next few years, once the James Webb space telescope and the E-ELT
begin service.


The Voyager 1 spacecraft has experienced three shock waves. The most
recent one, first observed in 2014 February, still appears to be going
on. One wave, previously reported, helped researchers determine that
Voyager 1 had entered interstellar space. The "tsunami wave" that the
spacecraft began experiencing earlier this year is still propagating
outward and is the longest-lasting shock wave that researchers have
seen in interstellar space. Most people (if they thought about it at
all and imagined that they understood such things) would have thought
that the interstellar medium would be smooth and quiet. But shock
waves seem to be more common than we thought. A 'tsunami wave' occurs
when the Sun emits a coronal mass ejection, throwing out a magnetic
cloud of plasma from its surface. That generates a wave of pressure.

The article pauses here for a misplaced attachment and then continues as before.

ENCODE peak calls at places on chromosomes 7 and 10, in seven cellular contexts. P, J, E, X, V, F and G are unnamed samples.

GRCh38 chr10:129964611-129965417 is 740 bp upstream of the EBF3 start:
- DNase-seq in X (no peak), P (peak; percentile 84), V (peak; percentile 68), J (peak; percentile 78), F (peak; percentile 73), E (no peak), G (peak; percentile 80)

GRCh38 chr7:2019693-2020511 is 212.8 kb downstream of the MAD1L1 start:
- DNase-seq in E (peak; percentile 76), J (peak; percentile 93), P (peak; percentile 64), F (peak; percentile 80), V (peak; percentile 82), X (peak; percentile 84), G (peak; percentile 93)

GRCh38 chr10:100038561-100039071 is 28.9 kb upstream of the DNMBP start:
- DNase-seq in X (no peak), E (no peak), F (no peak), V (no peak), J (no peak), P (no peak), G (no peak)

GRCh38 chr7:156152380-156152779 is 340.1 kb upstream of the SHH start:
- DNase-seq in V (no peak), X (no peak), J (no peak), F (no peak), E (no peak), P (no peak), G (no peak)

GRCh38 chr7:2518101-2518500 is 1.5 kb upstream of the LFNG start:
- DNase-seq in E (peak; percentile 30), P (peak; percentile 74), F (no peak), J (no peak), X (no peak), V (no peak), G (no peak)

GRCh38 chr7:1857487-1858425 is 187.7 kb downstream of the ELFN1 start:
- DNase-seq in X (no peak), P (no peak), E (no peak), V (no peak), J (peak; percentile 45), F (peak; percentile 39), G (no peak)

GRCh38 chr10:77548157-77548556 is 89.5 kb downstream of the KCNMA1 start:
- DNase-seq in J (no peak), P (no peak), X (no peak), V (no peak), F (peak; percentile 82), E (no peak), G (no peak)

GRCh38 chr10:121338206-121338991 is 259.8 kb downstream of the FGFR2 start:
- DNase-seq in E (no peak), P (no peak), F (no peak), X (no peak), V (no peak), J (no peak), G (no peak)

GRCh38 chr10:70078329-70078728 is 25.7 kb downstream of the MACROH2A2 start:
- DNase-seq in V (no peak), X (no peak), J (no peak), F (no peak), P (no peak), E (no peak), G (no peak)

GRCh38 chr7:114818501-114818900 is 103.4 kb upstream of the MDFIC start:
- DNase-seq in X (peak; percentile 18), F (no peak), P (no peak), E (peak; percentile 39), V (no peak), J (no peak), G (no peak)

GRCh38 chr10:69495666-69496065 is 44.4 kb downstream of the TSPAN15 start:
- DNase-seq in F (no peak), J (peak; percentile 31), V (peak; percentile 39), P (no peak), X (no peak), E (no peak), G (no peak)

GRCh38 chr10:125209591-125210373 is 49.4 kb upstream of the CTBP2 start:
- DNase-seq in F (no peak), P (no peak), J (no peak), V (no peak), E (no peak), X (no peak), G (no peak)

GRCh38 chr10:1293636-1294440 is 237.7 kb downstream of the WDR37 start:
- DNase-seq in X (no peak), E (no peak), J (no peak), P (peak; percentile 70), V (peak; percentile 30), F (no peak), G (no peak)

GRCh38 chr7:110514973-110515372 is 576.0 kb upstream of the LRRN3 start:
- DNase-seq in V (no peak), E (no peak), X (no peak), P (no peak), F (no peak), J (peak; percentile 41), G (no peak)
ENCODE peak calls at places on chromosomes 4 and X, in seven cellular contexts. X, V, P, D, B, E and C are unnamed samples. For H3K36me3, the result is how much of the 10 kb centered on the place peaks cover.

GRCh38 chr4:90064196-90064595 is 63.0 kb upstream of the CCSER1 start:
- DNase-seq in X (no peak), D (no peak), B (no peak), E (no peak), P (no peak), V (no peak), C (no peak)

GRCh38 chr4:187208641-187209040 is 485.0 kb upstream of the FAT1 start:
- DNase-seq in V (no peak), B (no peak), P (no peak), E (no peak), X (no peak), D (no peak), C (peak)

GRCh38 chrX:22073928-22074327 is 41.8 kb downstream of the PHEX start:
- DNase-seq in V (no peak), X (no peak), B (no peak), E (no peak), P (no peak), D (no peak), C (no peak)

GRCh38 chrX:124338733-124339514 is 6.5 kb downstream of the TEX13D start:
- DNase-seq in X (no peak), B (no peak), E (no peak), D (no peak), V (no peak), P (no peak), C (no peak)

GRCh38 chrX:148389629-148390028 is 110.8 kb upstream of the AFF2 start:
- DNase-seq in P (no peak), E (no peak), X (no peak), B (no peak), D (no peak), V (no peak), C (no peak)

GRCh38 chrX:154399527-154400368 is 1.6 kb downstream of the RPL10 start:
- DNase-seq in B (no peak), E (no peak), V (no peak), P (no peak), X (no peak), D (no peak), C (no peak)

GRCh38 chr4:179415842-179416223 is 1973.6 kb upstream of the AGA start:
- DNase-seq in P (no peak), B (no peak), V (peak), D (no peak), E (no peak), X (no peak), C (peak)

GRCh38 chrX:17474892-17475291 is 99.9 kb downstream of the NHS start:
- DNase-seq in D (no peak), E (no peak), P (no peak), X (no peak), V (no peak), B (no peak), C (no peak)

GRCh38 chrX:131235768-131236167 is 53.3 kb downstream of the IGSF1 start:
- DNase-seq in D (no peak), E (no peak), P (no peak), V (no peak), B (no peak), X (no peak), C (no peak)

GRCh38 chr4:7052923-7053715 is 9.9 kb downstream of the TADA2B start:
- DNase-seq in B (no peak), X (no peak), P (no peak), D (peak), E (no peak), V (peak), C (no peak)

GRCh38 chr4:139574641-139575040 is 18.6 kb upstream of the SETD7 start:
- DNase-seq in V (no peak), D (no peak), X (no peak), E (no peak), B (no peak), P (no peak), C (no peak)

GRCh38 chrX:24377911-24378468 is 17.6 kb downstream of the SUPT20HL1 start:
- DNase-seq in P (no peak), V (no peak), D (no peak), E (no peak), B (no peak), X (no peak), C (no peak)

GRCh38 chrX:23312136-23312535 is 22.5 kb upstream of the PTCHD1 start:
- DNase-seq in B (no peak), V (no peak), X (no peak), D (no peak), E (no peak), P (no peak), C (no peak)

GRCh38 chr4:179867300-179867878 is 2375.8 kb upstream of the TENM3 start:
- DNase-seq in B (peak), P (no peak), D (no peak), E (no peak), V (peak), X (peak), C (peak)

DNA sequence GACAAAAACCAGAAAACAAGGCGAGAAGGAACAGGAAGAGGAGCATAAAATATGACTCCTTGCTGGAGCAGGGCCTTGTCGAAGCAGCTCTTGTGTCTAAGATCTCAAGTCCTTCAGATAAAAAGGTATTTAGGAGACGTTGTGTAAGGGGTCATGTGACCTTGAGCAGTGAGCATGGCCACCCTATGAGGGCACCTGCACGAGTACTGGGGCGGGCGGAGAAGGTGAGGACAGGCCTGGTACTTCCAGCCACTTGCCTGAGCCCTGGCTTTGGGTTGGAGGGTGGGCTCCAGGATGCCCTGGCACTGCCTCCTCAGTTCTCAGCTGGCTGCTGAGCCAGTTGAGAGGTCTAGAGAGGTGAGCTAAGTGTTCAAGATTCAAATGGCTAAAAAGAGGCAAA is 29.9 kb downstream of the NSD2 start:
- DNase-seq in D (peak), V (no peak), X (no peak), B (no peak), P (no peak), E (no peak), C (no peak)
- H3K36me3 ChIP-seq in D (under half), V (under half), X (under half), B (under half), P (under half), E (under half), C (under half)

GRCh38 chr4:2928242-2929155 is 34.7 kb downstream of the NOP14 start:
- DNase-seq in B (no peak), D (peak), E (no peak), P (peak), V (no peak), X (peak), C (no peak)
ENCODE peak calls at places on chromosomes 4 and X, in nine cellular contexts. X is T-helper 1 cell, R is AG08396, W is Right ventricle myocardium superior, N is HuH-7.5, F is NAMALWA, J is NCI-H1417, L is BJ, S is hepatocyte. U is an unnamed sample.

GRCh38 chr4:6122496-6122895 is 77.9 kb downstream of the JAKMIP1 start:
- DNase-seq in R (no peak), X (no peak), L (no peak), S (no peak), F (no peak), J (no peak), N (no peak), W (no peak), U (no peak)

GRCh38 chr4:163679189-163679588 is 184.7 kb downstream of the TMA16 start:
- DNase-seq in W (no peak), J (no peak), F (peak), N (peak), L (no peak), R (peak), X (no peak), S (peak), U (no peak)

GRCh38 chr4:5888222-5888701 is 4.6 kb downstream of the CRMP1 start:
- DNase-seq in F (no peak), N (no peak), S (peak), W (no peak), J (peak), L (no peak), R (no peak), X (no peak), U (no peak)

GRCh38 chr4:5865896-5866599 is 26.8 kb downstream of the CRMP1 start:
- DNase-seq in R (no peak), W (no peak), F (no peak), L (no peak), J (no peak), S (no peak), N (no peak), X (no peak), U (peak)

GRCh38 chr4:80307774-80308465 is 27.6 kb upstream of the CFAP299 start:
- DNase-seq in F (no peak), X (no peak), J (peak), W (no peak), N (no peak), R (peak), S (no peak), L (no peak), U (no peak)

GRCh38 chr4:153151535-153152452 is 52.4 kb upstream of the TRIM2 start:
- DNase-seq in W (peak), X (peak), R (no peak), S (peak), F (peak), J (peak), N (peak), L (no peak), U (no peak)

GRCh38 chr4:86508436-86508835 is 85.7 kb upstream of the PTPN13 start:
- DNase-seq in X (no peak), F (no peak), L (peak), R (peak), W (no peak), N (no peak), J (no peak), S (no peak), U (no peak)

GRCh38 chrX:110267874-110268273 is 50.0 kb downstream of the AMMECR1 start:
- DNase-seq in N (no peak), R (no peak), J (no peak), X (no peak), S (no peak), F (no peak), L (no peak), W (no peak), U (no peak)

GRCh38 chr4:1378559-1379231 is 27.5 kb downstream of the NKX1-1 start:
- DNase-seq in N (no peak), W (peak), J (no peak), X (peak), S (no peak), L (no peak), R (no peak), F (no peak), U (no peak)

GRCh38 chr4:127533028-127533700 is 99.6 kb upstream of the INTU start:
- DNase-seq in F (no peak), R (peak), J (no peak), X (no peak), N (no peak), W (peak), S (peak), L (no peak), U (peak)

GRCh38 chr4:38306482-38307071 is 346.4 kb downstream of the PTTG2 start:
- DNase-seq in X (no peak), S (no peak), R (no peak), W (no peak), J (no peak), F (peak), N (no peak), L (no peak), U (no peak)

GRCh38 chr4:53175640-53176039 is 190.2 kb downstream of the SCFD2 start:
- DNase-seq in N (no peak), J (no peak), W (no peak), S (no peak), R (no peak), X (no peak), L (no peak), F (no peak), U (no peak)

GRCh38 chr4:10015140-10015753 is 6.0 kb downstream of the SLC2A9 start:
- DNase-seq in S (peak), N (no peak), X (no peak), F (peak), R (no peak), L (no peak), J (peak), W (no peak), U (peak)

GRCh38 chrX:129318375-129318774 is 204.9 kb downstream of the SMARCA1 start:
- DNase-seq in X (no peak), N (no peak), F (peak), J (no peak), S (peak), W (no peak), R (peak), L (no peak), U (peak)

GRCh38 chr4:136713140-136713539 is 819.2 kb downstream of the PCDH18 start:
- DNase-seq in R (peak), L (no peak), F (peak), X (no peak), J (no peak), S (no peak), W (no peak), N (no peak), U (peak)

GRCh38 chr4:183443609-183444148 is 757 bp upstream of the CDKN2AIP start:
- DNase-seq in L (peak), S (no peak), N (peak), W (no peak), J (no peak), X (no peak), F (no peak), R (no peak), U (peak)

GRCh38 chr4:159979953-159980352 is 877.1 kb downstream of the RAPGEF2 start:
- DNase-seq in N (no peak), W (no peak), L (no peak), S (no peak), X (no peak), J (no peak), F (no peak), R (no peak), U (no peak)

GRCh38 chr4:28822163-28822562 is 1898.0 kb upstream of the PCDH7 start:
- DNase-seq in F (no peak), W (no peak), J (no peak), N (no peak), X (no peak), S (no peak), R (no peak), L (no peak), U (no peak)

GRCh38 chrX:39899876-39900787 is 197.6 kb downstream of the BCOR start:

When the wave runs into the inter-stellar plasma -- the charged
particles found in the space between the stars -- the result is a
shock wave that perturbs the plasma. The tsunami causes the ionized
gas that is out there to resonate -- or vibrate like a bell. This is
the third shock wave that Voyager 1 has experienced. The first event
was in 2012 October/November; the second, in 2013 April/May, revealed
an even higher plasma density. The spacecraft has moved outward 400
million kilometres during the third event.

It is not clear to researchers what the unusual longevity of this